Marc Benioff

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Marc Benioff
Marc Benioff 2013.jpg
Benioff at TechCrunch Disrupt in 2013
Born (1964-09-25) September 25, 1964 (age 52)
San Francisco, California
Alma mater University of Southern California
Occupation Founder of Salesforce
Organization Salesforce
Net worth Increase US$3.8 billion (June 2015)[1]
Spouse(s) Lynne (Krilich) Benioff

Marc Russell Benioff (born September 25, 1964) is an American internet entrepreneur, author and philanthropist. He is the founder, chairman and CEO of Salesforce, a leading enterprise cloud computing company.[2] As of March 2016, he owns approximately $3 billion worth of Salesforce shares.[3] Benioff started Salesforce in March 1999 in a rented San Francisco apartment and defined its mission as The End of Software®.[4] He is “credited with turning the software industry on its head” by using the Internet to “revamp the way software programs are designed and distributed.”

He has long evangelized software as a service as the model that would replace traditional enterprise software. He is the creator of the term “platform as a service” and has extended Salesforce’s reach by allowing customers to build their own applications on the company’s architecture, or in the Salesforce cloud.[5]

Benioff is a noted philanthropist. In 2000, he established the “1-1-1 model,” whereby the company contributes one percent of product, one percent of equity, and one percent of employee hours back to the communities it serves globally.[6] As of March 2016, Salesforce.org has delivered more than $115 million in grants, 1.3 million employee volunteer hours and powered 28,000 nonprofits with Salesforce technology.[7] More than 700 companies have adopted the 1-1-1 model through the Pledge 1% movement.[8] Benioff and his wife, Lynne, have focused their personal philanthropy on improving public education and advancing children’s health care through UCSF Benioff Children’s Hospital.[9][10]

As CEO of Salesforce, he has used his platform to take on social causes such equal pay for women,[11] as well as leading efforts by business leaders to publicly oppose legislation in Indiana[12] and Georgia[13] that would allow discrimination against LGBT communities.

He is the author of three books, including the national best seller, Behind the Cloud.[14]

Early life and education[edit]

Benioff was raised in a Jewish family[15][16] in the San Francisco metropolitan area.[17] He graduated from Burlingame High School in 1982.[18] Benioff received a Bachelor of Science in Business Administration from the University of Southern California in 1986, where he was a member of the Tau Kappa Epsilon fraternity.[19] [20]

Career[edit]

While still in high school Benioff sold his first application, How to Juggle, for $75. At 15 he founded Liberty Software, creating and selling games for the Atari 8-bit computer among others.[21][22] Epyx published his King Arthur's Heir, The Nightmare, Escape from Vulcan's Isle, and Crypt of the Undead,[23][24] and by 16 Benioff was earning royalties of $1,500 a month, enough to pay for college.[22] During USC he had internships as an assembly language programmer at the Macintosh division of Apple Computer, where he was inspired by the company and its co-founder, Steve Jobs.[25]

Benioff expected to continue programming after college, but USC professors advised him to obtain customer-oriented work experience and Benioff joined Oracle Corporation after graduation in a customer-service role.[22] Prior to founding Salesforce, he was at Oracle for 13 years in a variety of executive positions in sales, marketing, and product development. At 23, he was named Oracle's Rookie of the Year and three years later he was promoted to vice president, the company's youngest person to hold that title.[26]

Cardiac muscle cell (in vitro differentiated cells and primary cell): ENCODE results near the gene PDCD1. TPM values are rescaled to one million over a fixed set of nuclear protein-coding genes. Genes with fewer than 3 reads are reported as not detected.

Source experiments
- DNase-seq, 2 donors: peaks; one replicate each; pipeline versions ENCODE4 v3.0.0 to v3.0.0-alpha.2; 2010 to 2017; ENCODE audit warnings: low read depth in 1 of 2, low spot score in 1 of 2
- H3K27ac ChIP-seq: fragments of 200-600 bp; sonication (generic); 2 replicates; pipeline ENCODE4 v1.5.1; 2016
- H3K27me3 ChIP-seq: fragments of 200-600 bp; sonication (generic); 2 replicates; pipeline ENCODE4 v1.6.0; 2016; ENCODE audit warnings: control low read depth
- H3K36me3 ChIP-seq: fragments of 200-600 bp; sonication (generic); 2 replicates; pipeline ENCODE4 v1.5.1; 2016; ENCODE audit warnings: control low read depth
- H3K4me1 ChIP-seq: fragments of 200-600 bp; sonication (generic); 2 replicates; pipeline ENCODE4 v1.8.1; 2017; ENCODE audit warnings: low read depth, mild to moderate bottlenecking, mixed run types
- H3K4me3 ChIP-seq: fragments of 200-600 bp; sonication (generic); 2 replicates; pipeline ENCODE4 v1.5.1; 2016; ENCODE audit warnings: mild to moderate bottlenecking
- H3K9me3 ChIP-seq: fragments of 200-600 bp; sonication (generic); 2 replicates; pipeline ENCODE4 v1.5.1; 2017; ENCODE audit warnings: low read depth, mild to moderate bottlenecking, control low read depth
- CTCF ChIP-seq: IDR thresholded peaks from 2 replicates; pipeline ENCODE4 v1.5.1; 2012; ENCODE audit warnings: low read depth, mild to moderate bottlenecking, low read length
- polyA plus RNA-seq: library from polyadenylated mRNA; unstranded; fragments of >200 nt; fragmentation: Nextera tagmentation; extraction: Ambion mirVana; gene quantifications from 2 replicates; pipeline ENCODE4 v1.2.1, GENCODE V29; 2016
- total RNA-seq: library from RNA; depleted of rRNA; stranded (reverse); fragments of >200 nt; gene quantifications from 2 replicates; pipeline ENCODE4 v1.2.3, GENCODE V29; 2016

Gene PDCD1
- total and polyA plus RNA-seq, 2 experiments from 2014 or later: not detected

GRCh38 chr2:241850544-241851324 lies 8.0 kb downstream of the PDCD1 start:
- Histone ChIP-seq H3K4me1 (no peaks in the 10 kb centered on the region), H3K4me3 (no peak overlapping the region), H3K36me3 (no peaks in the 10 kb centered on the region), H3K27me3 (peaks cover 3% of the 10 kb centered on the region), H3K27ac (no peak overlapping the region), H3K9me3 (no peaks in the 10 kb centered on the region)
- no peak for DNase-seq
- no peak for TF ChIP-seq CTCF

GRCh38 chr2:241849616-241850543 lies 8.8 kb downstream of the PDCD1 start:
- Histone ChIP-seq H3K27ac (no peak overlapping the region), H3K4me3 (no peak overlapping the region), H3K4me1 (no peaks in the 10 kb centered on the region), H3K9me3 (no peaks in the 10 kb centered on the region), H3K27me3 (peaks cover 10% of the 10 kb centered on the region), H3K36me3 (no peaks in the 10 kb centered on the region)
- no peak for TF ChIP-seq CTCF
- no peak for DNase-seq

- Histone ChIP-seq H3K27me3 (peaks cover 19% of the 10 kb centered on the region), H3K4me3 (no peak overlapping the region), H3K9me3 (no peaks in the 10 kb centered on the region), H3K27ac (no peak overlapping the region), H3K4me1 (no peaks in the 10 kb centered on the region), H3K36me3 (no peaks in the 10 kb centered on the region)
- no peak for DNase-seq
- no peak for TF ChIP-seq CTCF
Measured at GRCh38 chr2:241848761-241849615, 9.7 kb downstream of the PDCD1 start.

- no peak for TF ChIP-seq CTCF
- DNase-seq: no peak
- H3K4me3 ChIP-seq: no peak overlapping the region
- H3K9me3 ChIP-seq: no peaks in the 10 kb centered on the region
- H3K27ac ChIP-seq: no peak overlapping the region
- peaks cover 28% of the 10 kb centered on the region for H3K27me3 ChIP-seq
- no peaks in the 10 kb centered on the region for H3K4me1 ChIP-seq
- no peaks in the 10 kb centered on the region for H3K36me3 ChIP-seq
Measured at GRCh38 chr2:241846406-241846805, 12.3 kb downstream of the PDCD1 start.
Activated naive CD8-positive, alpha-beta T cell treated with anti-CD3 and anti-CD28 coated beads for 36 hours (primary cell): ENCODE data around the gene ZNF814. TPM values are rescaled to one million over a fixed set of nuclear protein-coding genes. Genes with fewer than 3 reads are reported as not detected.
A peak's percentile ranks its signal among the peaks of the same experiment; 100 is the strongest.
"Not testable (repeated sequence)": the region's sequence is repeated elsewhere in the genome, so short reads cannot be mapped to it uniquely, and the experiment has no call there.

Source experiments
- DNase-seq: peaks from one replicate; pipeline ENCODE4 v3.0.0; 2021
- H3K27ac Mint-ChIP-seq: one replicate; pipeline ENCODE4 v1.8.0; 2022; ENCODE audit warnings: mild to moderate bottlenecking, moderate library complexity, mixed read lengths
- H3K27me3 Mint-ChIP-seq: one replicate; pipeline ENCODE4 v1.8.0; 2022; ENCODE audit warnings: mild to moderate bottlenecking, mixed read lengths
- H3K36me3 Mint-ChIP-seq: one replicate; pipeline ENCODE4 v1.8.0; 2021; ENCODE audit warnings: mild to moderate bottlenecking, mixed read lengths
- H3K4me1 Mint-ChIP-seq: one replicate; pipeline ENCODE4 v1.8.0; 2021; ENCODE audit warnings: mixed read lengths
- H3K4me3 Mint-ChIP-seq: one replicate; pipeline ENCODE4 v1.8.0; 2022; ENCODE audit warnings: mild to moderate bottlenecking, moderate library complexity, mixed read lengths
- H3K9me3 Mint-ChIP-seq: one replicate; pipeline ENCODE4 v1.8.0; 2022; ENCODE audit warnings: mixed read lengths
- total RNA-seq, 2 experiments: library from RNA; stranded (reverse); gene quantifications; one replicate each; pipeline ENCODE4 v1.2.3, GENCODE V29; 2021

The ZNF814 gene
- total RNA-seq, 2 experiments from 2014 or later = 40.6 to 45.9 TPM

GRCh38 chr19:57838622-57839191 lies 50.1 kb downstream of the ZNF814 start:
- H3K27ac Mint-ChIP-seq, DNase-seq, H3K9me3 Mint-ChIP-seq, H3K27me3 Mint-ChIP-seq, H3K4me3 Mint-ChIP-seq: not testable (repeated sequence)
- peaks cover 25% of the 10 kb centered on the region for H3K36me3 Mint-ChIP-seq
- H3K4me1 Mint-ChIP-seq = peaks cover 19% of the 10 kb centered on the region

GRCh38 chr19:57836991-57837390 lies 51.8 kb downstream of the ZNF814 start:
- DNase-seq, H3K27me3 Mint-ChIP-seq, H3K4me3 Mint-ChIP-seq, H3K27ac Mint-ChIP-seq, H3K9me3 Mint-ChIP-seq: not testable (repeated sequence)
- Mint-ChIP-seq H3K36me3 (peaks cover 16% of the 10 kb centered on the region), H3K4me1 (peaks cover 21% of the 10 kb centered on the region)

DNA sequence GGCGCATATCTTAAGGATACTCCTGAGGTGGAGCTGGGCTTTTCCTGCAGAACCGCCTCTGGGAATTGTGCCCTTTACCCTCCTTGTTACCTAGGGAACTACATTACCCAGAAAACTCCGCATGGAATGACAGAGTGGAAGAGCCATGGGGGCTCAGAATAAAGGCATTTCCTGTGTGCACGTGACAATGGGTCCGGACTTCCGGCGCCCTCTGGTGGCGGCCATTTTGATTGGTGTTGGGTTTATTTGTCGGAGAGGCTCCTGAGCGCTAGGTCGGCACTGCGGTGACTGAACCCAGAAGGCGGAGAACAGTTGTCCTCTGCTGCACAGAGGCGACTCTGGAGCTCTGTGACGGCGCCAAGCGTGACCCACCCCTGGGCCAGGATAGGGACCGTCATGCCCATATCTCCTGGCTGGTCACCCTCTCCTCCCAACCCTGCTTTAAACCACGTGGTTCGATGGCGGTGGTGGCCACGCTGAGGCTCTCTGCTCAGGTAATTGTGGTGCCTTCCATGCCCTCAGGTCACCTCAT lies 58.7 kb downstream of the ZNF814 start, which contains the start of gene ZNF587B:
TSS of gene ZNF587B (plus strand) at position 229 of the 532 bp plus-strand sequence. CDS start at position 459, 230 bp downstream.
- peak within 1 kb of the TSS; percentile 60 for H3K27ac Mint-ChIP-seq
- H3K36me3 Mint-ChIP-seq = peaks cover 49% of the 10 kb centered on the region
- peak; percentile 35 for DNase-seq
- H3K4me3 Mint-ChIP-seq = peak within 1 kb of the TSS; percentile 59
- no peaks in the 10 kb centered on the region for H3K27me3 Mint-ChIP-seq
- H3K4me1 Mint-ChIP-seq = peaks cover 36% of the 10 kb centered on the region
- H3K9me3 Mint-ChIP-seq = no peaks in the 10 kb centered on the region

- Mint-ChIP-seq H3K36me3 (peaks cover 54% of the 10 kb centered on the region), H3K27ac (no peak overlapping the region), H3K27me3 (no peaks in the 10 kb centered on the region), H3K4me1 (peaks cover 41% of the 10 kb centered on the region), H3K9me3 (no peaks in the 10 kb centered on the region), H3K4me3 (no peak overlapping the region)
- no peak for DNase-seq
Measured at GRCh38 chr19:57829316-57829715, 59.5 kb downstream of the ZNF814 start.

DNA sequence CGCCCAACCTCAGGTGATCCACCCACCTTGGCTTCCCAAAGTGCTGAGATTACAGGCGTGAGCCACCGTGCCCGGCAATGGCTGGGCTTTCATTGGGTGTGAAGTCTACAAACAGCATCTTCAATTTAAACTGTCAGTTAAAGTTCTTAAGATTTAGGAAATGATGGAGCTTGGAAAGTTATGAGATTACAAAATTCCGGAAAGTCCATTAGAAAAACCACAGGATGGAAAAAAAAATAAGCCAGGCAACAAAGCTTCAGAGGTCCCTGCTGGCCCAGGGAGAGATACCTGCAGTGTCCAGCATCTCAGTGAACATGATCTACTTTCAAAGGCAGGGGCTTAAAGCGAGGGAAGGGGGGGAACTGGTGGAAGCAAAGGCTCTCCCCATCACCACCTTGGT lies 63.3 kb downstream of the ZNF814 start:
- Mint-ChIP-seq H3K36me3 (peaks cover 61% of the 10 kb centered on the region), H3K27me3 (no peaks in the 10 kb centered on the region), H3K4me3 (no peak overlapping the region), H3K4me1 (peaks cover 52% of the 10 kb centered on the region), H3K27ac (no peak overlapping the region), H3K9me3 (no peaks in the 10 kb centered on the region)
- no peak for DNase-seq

Influence and honors[edit]

Benioff has been widely recognized for his visionary leadership and pioneering innovations. In 2016, he was named one of Fortune’s 50 World’s Greatest Leaders for his commitment to equality for all and other social issues as CEO.[27] He was also named Businessperson of the Year by Fortune readers,[28] one of the Best CEOs in the World by Barron’s,[29] and he received The Economist’s Innovation Award.[30] He served as co-chairman of the President’s Information Technology Advisory Committee from 2003–2005. Benioff is also a member of the World Economic Forum Board of Trustees.[31]

Salesforce has been named one of the World’s Most Innovative Companies five years in a row by Forbes Magazine.[32][33][34][35][36] Fortune Magazine named Salesforce as the World’s Most Admired Company in the software industry four years in a row,[37] and named the company a Best Place to Work eight years in a row.[38]

Benioff received an honorary degree of Doctor of Humane Letters from the University of Southern California on May 16, 2014.[39]

Philanthropy[edit]

Benioff created the 1-1-1 model of integrated corporate philanthropy, by which companies contribute 1 percent of equity, 1 percent of employee hours and 1 percent of product back to the communities it serves.[40] Parts of this 1-1-1 model have been adopted by more than 700 companies,[41] including Google.[42] In 2005, the members of the World Economic Forum named him as one of its Young Global Leaders.[43] In 2007, the Committee Encouraging Corporate Philanthropy presented Benioff with the Excellence in Corporate Philanthropy Award [44] and in 2008 invited him to become a director of the board.[45]

In June 2010, Marc Benioff and his wife Lynne announced a $100 million gift to UCSF Children's Hospital with the goal of not only seeing the new hospital built but significantly advancing children's healthcare worldwide.[46] The Benioffs have been recognized as top philanthropists by Forbes' America's 50 Top Giver list in 2015[47] and the Chronicle of Philanthropy's Philanthropy 50 list in 2010,[48] 2014 [49] and 2015.[50]

In 2014, Marc and Lynne Benioff donated another $100 million to UCSF and Oakland Children's Hospital (both now called Benioff Children's Hospitals).[51]

Benioff credits Mata Amritanandamayi with inspiring his philanthropic business models, stating "But the most pivotal meeting for me was with Mata Amritanandamayi... It was she who introduced me to the idea, and possibility, of giving back to the world while pursuing my career ambitions. I realized that I didn't have to make a choice between doing business and doing good. I could align these two values and strive to succeed at both simultaneously."[52]

Platform for change[edit]

Benioff has said that businesses are the greatest platforms for change in the world. He follows the World Economic Forum founder Klaus Schwab’s multistakeholder approach to leadership, which says that leaders should serve not only their shareholders but all stakeholders, including customers, employees, partners, communities and the environment, to make the world a better place.[53]